William Fulton on Aug 29, 2019
From Central Park West to San Diego’s hip North Park neighborhood, cities are removing parking spaces, replacing them with bike lanes, and getting pushback from residents and business owners.
In urban neighborhoods across the country, well-capitalized electric scooter companies are invading, sometimes met with support from policymakers who see them as a useful transportation mode and sometimes met with resistance from residents and politicians who view them as a safety hazard and little more than metal street litter.
What’s really going on here? Depending on how you look view transportation, bikes and scooters are the key to future, clean urban mobility or a sideshow that distracts from maintaining mobility across large metropolis. But I think the basic problem – the reason we’re having a hyper-emotional discussion about these transportation modes on both sides – is that we’re not framing the issue right.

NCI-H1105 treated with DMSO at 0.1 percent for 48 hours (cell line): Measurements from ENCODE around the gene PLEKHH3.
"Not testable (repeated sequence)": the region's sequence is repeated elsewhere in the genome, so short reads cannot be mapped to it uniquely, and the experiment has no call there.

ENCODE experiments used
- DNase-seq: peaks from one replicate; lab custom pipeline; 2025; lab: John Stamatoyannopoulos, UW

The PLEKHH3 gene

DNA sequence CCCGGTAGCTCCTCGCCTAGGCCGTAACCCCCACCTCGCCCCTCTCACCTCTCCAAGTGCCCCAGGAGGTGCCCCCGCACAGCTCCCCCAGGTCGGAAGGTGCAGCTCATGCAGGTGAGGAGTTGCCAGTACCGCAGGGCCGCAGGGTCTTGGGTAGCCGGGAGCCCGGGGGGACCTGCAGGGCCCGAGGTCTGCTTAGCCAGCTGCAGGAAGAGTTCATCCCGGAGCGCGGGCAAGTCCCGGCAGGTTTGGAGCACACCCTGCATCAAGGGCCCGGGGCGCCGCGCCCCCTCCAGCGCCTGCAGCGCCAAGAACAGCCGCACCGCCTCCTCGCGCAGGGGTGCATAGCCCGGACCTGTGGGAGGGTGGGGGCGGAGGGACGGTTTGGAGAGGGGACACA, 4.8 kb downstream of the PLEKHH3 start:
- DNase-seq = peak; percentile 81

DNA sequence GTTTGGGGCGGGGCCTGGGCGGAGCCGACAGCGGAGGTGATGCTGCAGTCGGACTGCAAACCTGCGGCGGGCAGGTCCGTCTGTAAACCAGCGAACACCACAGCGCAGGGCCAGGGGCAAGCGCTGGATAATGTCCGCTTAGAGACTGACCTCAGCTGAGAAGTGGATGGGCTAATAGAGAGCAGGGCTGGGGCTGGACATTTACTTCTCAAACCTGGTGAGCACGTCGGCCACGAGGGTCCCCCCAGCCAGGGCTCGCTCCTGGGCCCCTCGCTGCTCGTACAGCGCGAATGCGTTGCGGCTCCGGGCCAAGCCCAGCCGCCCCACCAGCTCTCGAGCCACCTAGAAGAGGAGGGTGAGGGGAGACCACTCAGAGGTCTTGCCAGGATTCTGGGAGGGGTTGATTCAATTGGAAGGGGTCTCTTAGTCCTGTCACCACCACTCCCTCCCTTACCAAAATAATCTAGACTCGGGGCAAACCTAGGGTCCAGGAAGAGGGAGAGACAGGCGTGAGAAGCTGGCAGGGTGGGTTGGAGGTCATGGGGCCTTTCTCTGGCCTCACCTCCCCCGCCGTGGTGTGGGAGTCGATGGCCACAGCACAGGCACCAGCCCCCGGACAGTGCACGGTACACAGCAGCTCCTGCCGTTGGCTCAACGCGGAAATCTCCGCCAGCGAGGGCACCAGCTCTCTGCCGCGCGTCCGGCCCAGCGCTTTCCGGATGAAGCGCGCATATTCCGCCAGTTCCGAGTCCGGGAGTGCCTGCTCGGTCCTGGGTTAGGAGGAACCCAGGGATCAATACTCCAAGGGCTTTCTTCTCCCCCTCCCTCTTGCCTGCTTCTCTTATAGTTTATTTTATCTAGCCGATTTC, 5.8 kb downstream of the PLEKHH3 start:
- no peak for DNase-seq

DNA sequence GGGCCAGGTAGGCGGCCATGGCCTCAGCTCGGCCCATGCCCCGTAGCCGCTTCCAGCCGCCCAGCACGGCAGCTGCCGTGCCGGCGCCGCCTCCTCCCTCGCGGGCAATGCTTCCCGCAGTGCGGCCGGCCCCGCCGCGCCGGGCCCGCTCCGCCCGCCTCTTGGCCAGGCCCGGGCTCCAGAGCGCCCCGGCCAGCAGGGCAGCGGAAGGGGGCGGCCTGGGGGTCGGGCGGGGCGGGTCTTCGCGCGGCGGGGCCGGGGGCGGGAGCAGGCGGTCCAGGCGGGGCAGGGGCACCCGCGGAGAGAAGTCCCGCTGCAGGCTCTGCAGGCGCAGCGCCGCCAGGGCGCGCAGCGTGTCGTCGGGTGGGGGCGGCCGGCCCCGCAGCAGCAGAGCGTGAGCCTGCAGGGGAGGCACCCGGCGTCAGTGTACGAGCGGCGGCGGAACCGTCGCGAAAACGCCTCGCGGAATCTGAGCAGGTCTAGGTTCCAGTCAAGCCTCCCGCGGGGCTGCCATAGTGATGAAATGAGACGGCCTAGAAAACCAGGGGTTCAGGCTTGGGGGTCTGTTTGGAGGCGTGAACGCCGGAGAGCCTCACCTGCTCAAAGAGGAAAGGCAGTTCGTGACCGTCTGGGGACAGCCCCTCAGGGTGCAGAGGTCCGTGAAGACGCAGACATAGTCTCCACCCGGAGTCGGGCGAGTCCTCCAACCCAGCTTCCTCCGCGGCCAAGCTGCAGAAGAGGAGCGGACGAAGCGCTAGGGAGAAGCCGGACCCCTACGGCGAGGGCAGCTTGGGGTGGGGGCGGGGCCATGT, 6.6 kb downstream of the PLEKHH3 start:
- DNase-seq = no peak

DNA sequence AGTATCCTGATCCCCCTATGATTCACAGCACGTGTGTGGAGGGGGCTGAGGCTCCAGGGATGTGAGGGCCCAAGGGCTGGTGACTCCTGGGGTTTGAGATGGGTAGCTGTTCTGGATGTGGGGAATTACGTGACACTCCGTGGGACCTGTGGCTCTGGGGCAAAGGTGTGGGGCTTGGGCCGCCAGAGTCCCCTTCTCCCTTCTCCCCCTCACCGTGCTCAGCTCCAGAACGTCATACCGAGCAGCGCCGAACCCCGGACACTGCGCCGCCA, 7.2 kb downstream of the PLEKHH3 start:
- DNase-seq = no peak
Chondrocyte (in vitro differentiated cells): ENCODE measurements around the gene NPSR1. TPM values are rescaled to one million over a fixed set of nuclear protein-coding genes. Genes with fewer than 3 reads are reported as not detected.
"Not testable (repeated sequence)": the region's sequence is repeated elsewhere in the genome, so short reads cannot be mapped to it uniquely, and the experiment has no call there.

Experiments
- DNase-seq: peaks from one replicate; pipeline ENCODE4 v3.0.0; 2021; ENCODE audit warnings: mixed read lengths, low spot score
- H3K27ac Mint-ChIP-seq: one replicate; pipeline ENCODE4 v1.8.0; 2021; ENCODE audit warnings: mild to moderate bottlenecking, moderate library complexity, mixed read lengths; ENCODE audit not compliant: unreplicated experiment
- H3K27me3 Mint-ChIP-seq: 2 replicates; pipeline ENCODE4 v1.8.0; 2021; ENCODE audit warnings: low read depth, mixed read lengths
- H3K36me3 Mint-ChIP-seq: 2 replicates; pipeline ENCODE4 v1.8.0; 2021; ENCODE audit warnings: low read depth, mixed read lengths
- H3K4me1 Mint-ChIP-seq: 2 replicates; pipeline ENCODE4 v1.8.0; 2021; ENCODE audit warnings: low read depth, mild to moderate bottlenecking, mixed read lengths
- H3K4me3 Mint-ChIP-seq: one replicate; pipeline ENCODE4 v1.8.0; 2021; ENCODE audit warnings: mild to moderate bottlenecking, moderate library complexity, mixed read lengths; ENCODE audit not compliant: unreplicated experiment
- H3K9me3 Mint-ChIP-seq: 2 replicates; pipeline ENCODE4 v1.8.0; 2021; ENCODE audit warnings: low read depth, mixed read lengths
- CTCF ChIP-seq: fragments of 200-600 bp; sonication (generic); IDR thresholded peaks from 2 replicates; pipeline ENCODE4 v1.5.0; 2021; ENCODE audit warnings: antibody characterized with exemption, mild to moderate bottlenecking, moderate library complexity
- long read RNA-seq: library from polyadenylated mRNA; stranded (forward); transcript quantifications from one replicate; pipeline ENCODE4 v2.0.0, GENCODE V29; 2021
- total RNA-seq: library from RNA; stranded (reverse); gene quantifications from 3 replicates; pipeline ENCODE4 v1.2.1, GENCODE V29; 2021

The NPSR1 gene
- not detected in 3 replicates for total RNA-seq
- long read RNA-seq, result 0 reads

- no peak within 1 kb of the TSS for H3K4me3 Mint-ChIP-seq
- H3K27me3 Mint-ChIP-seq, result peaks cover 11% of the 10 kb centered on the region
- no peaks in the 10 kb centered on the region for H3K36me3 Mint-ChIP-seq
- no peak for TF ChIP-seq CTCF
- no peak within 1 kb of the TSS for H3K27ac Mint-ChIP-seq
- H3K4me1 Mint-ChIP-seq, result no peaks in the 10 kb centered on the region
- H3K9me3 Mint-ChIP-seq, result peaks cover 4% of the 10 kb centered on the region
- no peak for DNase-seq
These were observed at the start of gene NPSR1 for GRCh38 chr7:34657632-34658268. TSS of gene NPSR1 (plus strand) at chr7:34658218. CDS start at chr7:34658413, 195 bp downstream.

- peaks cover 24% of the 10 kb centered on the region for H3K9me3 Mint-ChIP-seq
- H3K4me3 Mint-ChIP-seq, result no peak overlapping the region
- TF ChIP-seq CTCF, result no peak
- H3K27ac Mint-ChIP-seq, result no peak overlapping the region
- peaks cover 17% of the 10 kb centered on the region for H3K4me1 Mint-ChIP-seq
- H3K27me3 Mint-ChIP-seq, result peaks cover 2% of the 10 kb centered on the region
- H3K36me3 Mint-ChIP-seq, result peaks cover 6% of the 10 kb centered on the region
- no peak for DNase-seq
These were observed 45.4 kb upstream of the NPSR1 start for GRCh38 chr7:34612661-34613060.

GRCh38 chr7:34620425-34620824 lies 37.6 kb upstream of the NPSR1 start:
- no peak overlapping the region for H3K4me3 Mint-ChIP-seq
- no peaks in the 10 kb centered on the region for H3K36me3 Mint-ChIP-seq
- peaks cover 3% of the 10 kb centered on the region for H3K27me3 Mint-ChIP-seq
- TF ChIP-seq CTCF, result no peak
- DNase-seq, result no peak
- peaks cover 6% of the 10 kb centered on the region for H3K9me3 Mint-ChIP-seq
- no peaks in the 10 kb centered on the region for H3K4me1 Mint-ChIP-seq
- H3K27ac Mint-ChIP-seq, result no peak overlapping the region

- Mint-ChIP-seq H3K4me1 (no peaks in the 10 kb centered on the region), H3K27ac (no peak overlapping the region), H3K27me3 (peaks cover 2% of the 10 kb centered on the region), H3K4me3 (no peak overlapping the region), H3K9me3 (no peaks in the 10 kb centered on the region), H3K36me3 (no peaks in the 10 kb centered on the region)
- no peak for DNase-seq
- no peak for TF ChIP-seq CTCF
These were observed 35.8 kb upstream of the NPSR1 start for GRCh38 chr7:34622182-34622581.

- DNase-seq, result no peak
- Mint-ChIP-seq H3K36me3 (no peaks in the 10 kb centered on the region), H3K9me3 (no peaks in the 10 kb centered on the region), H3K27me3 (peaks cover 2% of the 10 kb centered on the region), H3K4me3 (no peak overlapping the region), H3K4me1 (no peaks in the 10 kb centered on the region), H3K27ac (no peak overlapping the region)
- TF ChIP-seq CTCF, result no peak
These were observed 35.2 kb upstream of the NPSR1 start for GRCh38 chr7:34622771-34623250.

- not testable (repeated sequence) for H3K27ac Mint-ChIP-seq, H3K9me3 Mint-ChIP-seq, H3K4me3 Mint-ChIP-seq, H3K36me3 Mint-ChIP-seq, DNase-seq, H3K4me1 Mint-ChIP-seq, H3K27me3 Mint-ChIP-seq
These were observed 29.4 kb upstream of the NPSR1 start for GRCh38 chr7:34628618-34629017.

The problem isn’t that bikes and scooters are necessary or that they’re a menace. The problem is that, in urban locations across America, we need an intermediate mode of travel between cars and walking – an easy to way to travel between a half-mile and two miles. In the transit business, this is called the “first and last mile” problem. Cars are a hassle and walking is too far, so these intermediate modes need a right of way, whether they are bikes, scooters, Segways or vehicles that haven’t been invented yet.